How pet's can teach foster children to care
Being caring and kind, isn't a skill we are born with. We learn these skills, particularly as children. Pet's provide a great opportunity for children to experience first hand, what a difference kindness and caring make.
Foster children and pets - learning how to care.
Being caring and kind, isn't a skill we are born with. We learn these skills, particularly as children. Just think of the 'terrible two's' this is the behaviour we see because toddlers haven't learnt or don't yet have the ability to understand the needs of others and it's human instinct to put ourselves first.
Depending on a foster child's early life experience, some may not have had the same opportunity to learn naturally, as they may not have had as many kind and caring role models from which to learn.
Pets can help to give all children real hands on experience of how to put another’s needs first, which can be especially helpful to foster parents who are teaching kindness, empathy and caring via example.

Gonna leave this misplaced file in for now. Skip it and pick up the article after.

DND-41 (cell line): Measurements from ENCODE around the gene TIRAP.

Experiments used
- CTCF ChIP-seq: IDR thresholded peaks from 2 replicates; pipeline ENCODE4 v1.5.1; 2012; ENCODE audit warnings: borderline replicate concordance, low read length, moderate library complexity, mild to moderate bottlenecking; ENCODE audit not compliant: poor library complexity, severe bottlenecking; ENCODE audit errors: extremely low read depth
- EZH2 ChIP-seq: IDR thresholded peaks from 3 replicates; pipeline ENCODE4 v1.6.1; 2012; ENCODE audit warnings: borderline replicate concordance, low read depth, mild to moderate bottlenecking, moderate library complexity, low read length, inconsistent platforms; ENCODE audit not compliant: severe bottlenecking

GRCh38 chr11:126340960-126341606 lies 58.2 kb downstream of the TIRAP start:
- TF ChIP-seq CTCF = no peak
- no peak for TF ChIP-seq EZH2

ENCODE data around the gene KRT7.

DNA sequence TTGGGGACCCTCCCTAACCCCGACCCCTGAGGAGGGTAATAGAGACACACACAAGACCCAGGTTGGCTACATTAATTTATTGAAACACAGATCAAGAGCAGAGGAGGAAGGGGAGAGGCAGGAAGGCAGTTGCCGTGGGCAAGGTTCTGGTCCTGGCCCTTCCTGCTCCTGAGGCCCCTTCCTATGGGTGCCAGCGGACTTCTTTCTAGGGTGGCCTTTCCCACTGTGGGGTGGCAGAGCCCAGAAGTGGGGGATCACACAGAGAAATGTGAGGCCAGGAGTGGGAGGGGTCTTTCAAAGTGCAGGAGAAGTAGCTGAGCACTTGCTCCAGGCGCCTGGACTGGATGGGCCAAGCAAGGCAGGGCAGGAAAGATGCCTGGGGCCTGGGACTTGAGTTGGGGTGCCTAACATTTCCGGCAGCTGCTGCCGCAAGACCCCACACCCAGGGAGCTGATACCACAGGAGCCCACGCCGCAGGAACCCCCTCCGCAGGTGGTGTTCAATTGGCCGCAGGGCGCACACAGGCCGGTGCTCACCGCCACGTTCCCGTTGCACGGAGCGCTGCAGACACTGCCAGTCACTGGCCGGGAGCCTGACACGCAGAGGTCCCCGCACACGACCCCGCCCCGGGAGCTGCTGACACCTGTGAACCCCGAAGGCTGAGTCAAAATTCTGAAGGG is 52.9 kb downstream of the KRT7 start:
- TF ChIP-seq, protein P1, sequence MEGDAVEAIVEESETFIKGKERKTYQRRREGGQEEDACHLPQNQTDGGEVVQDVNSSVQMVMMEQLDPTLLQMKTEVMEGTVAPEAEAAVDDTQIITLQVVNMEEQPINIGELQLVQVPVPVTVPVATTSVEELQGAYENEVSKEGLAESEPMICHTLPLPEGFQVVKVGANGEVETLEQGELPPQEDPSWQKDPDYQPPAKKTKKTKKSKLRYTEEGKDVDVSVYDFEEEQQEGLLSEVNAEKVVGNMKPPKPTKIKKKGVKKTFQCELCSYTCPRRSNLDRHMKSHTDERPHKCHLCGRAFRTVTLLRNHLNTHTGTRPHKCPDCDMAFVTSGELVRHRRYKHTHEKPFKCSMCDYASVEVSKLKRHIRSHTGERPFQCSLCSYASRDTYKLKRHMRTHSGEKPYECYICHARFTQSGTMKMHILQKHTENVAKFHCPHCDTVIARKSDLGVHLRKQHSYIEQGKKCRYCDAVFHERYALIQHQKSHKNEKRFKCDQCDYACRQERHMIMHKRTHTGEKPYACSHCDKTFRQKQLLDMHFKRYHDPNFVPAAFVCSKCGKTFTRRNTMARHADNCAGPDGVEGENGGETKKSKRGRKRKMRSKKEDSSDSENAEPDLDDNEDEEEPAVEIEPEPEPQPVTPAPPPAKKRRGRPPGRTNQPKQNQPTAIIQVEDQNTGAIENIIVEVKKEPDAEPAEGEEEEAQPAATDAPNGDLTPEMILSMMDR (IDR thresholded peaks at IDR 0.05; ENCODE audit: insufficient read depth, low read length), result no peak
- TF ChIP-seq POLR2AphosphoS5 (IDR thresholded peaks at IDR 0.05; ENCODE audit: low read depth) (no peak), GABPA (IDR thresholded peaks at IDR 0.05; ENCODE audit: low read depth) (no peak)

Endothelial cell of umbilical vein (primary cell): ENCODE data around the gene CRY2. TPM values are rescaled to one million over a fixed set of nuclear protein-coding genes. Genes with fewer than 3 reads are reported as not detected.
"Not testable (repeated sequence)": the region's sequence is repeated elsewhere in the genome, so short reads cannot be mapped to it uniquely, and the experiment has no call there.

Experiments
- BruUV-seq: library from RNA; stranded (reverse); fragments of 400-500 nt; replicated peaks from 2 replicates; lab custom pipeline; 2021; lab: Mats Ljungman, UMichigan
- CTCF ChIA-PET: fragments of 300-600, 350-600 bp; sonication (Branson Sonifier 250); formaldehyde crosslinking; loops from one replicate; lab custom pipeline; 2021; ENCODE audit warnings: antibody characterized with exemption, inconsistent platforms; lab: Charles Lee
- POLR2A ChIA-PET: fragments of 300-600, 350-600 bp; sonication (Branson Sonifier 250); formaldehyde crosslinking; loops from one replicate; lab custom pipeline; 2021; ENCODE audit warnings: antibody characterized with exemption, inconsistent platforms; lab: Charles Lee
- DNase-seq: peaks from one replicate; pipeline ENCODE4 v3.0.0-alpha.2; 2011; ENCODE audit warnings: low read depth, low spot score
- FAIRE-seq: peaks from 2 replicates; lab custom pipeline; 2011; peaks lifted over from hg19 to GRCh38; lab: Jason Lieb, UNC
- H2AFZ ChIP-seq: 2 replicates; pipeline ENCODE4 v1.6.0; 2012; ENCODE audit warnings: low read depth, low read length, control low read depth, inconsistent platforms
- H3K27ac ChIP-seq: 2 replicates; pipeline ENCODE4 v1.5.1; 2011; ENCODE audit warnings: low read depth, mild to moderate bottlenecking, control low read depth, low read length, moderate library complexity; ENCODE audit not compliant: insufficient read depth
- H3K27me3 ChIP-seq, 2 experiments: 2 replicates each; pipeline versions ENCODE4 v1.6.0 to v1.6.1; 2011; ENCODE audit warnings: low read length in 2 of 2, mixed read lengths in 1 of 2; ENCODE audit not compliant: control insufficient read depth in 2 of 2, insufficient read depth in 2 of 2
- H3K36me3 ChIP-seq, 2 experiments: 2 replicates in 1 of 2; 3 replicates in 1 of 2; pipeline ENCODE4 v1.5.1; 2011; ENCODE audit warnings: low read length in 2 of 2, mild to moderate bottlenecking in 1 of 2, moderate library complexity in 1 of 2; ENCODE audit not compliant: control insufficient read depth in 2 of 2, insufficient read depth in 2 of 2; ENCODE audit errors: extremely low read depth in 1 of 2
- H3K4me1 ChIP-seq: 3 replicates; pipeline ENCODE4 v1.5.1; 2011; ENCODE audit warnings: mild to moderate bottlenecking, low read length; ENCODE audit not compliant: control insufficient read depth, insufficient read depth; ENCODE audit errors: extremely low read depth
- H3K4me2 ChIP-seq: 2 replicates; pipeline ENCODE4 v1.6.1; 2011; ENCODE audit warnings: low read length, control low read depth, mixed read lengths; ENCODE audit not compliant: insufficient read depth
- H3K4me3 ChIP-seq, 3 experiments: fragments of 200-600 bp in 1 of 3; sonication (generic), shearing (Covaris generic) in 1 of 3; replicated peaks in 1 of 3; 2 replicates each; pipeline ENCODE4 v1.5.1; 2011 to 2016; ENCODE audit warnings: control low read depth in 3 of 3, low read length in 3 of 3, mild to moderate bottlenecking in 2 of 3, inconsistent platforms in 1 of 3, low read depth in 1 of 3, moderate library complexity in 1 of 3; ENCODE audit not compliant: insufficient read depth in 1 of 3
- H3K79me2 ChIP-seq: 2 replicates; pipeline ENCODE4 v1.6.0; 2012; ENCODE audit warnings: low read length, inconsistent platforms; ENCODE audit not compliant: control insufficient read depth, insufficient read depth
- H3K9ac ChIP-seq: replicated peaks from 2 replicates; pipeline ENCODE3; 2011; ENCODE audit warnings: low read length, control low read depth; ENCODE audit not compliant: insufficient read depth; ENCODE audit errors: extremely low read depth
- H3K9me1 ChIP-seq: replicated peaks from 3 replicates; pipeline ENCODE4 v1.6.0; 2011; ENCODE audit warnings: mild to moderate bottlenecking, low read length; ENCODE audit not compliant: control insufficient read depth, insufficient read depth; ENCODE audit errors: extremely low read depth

Giving children small jobs to help care for a pet can help them to learn responsibility.
Feeding, giving water, helping to brush and the importance or regular walks and routines all help children to understand what it means to care for another, helping children see directly the impact this has on a pet such as the happy wagging tail of a dog a feeding time, teaching a child how good it can feel to be kind.
Cats and dogs are particularly good as showing their appreciation to kindness, gentle fuss and stoking are rewarded in the animals actions - they are likely to hang around for more, or come back more regularly for attention. If a child doesn't provide a fuss to a cat or a dog, or doesn't provide the right fuss, the pet will stay away.
This is a very easy and fast way for a child to understand the cause and effect of kindness and caring very quickly and easily.
It is important to remember that if a child has been treated unkindly themselves in their past, their role models have taught them to be unkind and as such supervision is always required with children and animals.
For all the benefits pets may provide to foster children, there are always things to consider when fostering a child when you have pets or if you are considering getting a pet if you are already fostering.
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